Adam Bainbridge, the main conspirator behind neo-soul and future funk project Kindness, knows just as well as anyone just how lame it is to release the same record twice. “It would be boring as hell, lazy, and cowardly to just do what you’ve already done. I did my first record. I don’t need to do it again”. Or so he told Pitchfork in reference to the critical success that was his debut album – World, You Need a Change of Mind.
Sometimes we read statements such as these with mixed feelings. Let's face it, WYNACOM was a great album. It was refreshingly cool. At times subtle, at other times brash. It was the kind of album you could use the word 'funk-tastic' to describe without feeling completely ashamed and disgusted with yourself. It was the kind of album to which you could legitimately dance to as if you'd been possessed by the demon of Alan Partridge slapping an air bass in his caravan.
So most Kindness fans (and closet Alan Partridge wannabes) would spin his new album, Otherness, for the first time hoping that not too much has changed. Well, Kindness fans, you can rejoice. Alan Partridge wannabes, go home. Because if Otherness heralds a change in Bainbridge's sound then it is a change which retains that soulful core, but which substitutes the energetic, hot-to-the-touch funkiness for a downtempo RnB sensibility with a lusciously lazy rhythm section.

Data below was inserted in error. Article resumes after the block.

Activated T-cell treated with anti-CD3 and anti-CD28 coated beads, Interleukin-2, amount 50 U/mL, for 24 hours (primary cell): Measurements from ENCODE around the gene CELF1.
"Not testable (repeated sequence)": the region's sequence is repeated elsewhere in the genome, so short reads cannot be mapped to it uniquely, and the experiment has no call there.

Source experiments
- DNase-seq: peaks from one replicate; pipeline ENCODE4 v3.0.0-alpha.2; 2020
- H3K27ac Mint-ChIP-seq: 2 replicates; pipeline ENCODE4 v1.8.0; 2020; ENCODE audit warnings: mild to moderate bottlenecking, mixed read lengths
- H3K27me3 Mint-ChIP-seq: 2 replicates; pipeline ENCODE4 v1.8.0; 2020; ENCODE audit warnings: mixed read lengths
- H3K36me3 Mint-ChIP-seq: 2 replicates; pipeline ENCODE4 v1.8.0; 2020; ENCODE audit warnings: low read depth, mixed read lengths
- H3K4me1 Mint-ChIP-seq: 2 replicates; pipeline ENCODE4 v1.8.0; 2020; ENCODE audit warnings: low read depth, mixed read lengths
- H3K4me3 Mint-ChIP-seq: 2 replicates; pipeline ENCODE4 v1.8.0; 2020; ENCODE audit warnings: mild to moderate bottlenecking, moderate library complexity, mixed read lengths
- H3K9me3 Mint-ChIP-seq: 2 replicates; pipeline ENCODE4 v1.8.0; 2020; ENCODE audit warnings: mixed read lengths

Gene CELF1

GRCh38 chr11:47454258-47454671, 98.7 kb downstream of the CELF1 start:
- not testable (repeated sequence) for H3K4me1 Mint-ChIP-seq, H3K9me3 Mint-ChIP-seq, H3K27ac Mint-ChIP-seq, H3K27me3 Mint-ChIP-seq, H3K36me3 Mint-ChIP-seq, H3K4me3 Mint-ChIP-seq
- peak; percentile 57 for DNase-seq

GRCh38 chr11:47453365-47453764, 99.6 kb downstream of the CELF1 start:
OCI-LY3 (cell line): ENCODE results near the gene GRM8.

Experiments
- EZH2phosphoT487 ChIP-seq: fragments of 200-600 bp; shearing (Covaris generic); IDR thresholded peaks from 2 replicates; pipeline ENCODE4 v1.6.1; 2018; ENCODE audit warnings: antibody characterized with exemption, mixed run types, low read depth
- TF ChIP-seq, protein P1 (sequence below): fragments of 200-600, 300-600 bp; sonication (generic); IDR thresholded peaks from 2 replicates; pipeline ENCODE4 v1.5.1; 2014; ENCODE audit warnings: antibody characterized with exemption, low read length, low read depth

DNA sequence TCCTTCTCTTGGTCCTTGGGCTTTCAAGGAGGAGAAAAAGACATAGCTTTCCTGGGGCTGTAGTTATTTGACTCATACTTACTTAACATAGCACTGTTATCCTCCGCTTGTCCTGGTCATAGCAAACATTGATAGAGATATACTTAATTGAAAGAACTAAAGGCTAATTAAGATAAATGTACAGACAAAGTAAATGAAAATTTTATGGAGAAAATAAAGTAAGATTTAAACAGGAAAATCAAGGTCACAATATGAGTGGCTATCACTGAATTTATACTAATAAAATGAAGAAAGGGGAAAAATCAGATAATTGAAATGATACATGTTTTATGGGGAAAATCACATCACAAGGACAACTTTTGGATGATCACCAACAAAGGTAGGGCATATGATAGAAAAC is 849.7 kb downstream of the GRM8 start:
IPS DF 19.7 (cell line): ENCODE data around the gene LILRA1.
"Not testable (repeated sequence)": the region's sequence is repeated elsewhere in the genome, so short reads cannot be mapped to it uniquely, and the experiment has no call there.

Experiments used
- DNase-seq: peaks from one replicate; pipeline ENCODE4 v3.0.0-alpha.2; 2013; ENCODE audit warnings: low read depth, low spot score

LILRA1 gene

On Otherness, Bainbridge has intentionally, and meticulously, composed an album which revels in its own sloth. From the deep breaths of brass on the album's opening song “World Restart (feat. Kelela & Ade)”, through the slick and slack pots-and-pans style percussion of “This Is Not About Us”, to the floating mandolin of “For The Young”. Beats lag behind the lead instrumental sections while bass lines plod cumbersomely behind refrains. But not for a minute does anything sound like it is out of place.
Otherness may not surpass its predecessor in vitality, but with a handful of collaborators chipping in – including the genre-spanning Devonté Hynes and Swedish pop-songstress Robyn – it is an album which far surpasses Kindness' debut in character. The half-decipherable verse from Ghanaian rapper M.anifest stems the surreal and sleepy flow of “8th Wonder”. Ade and Kelela lend their soulful vocals to “World Restart” while the unmistakable larynx of Robyn haunts the gloomful “Who Do You Love?”. Finally, the familiar crooning of Dev Hynes on “Why Don't You Love Me” ties up an album which holds romantic woe deep in its heart.
As on WYNACOM, Bainbridge gives his own commendable vocal performances on Otherness, the soft fragility of which bears the singer-songwriter's hurts and insecurities in full earshot of the listener. A refreshing thing nowadays in this time of producers who prefer to hide behind masks and alter-egos.
Otherness is an album which you can't help but feel Adam Bainbridge really put a lot of himself into. And that, more than anything, is what makes the man behind Kindness one of the most intriguing producers around at the minute. It is also what makes Otherness one of the best albums of 2014 so far.